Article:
Jul 022015

I’ve just started working with Powershell recently and wanted to create a CSV file from scratch.
I thought it’d be as simple as piping a string to Export-CSV, however Export-CSV only takes objects.
This meant that I had to create my own objects to then dump into Export-CSV.
This wasn’t immediately obvious to me initially, as I’ve little experience with Powershell, but since I’ve worked out how to do it, I’m going to document it here for reference.

$csvContents = @() # Create the empty array that will eventually be the CSV file

$row = New-Object System.Object # Create an object to append to the array
$row | Add-Member -MemberType NoteProperty -Name "User" -Value "John Doe" # create a property called User. This will be the User column
$row | Add-Member -MemberType NoteProperty -Name "UserID" -Value "JD01" # create a property called UserID. This will be the UserID column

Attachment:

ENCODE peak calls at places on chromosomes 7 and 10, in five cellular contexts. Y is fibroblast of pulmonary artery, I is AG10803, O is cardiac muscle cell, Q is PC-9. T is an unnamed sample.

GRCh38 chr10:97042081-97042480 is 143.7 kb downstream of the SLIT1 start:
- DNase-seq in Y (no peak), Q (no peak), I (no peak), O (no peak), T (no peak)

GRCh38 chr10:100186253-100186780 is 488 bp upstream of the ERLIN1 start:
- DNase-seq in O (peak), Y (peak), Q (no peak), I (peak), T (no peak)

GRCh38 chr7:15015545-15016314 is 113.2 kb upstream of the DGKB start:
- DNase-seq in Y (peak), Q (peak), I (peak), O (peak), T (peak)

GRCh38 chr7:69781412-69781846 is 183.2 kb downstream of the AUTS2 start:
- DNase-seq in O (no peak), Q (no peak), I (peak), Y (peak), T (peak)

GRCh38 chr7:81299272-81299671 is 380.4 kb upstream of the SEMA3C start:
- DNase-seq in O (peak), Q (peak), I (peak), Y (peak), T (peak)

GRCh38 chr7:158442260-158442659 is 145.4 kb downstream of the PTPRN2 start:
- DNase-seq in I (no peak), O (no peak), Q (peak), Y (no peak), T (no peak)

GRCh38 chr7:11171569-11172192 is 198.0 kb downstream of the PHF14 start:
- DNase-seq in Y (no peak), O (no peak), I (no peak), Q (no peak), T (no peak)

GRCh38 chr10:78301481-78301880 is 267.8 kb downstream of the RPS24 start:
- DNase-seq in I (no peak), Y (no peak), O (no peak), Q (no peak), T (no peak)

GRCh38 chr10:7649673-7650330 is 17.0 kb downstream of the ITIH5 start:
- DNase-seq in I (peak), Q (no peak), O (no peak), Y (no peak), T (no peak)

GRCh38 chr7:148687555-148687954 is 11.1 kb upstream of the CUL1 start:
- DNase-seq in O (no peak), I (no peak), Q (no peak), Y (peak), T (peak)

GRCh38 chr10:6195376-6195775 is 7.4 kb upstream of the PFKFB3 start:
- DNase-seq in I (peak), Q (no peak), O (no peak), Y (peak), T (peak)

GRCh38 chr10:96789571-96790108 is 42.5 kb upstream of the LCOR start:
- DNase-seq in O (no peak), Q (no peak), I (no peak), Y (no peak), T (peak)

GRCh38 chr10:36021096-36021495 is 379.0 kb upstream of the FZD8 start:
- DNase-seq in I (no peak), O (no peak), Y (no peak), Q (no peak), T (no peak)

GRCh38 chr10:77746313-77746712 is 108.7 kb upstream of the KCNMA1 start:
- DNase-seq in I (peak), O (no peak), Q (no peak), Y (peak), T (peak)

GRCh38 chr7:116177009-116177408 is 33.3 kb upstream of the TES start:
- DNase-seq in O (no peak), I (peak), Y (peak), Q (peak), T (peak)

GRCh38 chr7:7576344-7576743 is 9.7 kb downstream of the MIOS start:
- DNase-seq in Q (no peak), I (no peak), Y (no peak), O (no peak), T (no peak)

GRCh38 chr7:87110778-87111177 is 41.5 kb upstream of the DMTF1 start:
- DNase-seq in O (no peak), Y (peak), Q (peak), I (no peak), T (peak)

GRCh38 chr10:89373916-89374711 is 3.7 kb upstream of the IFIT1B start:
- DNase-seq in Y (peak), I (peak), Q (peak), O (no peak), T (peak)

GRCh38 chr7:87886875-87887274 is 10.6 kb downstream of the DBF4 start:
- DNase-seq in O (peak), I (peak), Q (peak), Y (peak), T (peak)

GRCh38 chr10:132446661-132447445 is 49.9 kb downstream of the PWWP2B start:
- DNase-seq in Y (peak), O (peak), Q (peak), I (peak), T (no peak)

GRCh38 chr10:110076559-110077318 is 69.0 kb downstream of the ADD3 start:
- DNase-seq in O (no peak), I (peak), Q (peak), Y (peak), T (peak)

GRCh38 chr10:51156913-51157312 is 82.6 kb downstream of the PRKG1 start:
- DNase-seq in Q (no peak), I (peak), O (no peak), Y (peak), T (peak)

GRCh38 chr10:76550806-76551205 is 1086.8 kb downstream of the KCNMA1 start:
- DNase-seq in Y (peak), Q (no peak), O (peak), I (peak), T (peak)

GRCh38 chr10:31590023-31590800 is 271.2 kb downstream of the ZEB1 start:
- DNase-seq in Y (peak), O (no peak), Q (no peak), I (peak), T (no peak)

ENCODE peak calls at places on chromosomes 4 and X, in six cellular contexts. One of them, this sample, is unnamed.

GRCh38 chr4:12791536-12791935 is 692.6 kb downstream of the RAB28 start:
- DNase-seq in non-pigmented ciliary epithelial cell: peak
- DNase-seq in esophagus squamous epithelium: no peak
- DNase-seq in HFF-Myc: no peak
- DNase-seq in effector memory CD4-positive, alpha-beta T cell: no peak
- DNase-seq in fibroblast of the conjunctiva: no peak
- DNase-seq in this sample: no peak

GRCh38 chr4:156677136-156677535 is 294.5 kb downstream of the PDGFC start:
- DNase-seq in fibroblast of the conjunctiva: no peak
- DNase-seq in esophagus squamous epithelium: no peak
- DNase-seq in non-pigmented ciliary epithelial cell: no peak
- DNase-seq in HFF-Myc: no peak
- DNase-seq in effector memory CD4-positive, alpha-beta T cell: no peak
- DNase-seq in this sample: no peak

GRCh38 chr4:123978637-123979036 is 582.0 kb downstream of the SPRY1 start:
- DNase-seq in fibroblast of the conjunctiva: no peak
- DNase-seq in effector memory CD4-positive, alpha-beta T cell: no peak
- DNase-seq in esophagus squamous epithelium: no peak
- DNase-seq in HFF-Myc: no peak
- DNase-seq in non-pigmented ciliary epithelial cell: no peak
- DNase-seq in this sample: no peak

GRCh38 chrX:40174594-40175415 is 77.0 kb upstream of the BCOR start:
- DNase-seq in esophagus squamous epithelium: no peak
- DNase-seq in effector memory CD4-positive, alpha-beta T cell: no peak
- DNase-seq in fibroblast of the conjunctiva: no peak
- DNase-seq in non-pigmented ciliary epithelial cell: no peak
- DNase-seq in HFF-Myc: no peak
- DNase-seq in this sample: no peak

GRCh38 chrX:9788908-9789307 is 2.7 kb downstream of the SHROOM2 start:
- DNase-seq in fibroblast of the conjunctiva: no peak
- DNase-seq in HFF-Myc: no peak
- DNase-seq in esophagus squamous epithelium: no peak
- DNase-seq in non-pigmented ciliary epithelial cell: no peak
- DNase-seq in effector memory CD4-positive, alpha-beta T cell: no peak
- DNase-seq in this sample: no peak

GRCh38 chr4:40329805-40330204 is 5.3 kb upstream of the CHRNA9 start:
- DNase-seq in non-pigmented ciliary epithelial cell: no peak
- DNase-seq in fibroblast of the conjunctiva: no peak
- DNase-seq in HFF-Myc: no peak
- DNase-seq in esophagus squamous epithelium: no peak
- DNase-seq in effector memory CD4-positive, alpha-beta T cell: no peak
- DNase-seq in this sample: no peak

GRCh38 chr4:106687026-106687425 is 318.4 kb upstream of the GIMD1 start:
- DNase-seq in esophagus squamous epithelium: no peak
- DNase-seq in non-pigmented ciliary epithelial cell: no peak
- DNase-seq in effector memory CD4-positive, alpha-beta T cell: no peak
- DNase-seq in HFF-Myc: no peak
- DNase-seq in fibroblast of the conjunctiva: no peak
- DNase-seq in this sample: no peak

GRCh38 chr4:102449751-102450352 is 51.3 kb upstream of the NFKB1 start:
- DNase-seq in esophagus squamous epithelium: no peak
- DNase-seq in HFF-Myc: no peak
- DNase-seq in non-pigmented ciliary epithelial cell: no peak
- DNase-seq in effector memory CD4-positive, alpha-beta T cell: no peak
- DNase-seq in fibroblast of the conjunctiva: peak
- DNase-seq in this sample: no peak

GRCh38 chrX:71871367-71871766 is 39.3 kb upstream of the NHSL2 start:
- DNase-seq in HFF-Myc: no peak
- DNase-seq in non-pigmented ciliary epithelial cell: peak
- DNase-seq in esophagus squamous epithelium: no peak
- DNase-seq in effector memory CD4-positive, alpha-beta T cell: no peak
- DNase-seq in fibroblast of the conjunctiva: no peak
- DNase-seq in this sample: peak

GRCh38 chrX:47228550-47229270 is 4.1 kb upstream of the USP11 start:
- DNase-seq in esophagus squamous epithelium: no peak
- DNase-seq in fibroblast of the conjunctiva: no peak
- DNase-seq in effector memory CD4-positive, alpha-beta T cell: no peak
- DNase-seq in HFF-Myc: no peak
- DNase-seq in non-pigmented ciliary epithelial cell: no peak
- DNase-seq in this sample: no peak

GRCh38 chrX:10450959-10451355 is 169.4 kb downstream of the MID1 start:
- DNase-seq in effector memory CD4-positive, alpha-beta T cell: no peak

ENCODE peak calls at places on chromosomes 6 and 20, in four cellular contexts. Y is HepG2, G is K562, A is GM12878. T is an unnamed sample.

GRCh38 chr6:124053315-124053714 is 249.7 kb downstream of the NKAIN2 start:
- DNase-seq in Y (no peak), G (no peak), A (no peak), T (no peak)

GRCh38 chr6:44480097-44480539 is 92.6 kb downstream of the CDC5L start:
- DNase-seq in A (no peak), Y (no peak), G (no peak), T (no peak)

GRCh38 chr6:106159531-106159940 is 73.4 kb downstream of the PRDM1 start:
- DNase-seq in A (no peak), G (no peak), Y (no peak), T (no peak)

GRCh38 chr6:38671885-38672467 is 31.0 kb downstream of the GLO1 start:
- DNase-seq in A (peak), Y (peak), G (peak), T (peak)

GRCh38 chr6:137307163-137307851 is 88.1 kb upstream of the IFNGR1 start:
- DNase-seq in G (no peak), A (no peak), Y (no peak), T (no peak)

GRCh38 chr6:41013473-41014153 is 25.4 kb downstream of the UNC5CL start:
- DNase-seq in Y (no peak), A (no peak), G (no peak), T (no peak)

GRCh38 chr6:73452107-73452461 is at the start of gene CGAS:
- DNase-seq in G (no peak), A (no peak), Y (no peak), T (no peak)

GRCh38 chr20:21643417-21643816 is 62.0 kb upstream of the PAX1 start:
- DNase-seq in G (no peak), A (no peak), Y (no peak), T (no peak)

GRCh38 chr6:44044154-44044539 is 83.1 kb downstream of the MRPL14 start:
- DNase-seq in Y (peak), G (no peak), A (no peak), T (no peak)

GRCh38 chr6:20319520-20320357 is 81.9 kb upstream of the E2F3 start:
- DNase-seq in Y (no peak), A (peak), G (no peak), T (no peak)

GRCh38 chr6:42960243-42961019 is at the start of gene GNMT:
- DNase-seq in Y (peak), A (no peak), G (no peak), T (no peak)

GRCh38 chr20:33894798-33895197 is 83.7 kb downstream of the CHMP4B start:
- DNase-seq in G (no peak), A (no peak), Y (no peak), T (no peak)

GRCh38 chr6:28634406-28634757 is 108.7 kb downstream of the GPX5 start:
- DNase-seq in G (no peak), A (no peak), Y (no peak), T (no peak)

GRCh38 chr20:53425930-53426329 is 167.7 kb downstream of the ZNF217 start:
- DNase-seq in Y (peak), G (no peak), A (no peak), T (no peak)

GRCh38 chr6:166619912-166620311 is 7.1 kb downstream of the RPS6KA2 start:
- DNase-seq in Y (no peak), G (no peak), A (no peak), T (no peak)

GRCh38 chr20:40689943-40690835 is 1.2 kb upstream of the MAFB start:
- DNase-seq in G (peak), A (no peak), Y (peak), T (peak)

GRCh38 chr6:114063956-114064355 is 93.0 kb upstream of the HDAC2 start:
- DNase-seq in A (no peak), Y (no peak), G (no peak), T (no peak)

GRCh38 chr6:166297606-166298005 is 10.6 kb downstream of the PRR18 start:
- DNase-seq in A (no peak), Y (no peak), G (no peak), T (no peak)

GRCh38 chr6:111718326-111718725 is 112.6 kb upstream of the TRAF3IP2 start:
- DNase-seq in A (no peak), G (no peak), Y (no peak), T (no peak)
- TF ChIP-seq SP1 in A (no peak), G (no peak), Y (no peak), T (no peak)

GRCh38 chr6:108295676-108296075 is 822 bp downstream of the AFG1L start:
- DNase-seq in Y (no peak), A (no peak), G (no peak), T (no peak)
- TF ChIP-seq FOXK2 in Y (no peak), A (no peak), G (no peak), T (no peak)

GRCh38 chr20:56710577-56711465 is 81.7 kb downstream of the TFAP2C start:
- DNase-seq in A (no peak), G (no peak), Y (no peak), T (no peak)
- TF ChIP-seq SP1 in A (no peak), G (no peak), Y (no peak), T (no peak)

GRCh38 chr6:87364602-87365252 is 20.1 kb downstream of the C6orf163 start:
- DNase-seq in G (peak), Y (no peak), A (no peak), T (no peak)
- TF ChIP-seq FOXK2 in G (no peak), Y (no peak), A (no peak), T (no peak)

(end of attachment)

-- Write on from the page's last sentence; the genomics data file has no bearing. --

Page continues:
$row | Add-Member -MemberType NoteProperty -Name "PC" -Value "PC01" # create a property called PC. This will be the PC column

$csvContents += $row # append the new data to the array

$csvContents | Export-CSV -Path C:\tmp\user.csv

The code above will result in the following output

#TYPE System.Object
"John Doe","JD01","PC01"

Dec 292011

So I’ve recently been playing around with Powershell to do some scripts at work, and ran into this hurdle.
I had to get today’s date, minus 2 days from it, and then output it in a certain format.
After much mucking about, I finally found out how to do it.

Firstly, assign the date to a variable

$a = Get-Date

And then, I can subtract the days I need and format it at the same time, and assign it to the second variable.

$b = $a.AddDays(-2).toString("yyyy/MM/dd hh:mm")

And voila, I now have the date minus 2 days in the format I need.

2011/17/27 11:17